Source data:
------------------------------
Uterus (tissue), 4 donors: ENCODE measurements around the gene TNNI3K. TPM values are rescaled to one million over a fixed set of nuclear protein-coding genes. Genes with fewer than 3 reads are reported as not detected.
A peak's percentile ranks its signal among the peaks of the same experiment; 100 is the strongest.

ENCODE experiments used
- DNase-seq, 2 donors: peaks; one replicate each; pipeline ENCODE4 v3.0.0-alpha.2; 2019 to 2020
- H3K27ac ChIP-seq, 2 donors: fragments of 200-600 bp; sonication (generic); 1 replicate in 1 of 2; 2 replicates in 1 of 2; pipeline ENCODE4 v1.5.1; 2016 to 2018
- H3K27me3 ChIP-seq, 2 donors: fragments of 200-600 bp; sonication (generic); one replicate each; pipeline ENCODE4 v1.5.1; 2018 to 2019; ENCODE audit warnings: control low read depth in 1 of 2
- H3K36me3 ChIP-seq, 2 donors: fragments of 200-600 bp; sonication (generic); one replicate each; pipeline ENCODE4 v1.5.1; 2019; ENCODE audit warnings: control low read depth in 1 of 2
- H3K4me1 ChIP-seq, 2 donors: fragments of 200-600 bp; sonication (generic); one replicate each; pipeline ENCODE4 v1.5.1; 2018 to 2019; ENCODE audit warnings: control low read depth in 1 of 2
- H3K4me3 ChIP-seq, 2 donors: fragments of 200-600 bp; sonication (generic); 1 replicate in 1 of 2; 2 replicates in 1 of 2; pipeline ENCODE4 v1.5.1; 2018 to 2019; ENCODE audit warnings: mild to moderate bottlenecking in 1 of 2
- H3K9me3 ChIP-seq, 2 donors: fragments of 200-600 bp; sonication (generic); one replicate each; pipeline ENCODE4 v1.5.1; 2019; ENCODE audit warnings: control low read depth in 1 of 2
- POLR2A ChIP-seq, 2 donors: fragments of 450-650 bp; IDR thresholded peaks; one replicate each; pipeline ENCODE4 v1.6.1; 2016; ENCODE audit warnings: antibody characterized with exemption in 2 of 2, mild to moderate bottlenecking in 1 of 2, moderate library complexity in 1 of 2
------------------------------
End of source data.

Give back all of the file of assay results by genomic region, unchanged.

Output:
Uterus (tissue), 4 donors: ENCODE measurements around the gene TNNI3K. TPM values are rescaled to one million over a fixed set of nuclear protein-coding genes. Genes with fewer than 3 reads are reported as not detected.
A peak's percentile ranks its signal among the peaks of the same experiment; 100 is the strongest.

ENCODE experiments used
- DNase-seq, 2 donors: peaks; one replicate each; pipeline ENCODE4 v3.0.0-alpha.2; 2019 to 2020
- H3K27ac ChIP-seq, 2 donors: fragments of 200-600 bp; sonication (generic); 1 replicate in 1 of 2; 2 replicates in 1 of 2; pipeline ENCODE4 v1.5.1; 2016 to 2018
- H3K27me3 ChIP-seq, 2 donors: fragments of 200-600 bp; sonication (generic); one replicate each; pipeline ENCODE4 v1.5.1; 2018 to 2019; ENCODE audit warnings: control low read depth in 1 of 2
- H3K36me3 ChIP-seq, 2 donors: fragments of 200-600 bp; sonication (generic); one replicate each; pipeline ENCODE4 v1.5.1; 2019; ENCODE audit warnings: control low read depth in 1 of 2
- H3K4me1 ChIP-seq, 2 donors: fragments of 200-600 bp; sonication (generic); one replicate each; pipeline ENCODE4 v1.5.1; 2018 to 2019; ENCODE audit warnings: control low read depth in 1 of 2
- H3K4me3 ChIP-seq, 2 donors: fragments of 200-600 bp; sonication (generic); 1 replicate in 1 of 2; 2 replicates in 1 of 2; pipeline ENCODE4 v1.5.1; 2018 to 2019; ENCODE audit warnings: mild to moderate bottlenecking in 1 of 2
- H3K9me3 ChIP-seq, 2 donors: fragments of 200-600 bp; sonication (generic); one replicate each; pipeline ENCODE4 v1.5.1; 2019; ENCODE audit warnings: control low read depth in 1 of 2
- POLR2A ChIP-seq, 2 donors: fragments of 450-650 bp; IDR thresholded peaks; one replicate each; pipeline ENCODE4 v1.6.1; 2016; ENCODE audit warnings: antibody characterized with exemption in 2 of 2, mild to moderate bottlenecking in 1 of 2, moderate library complexity in 1 of 2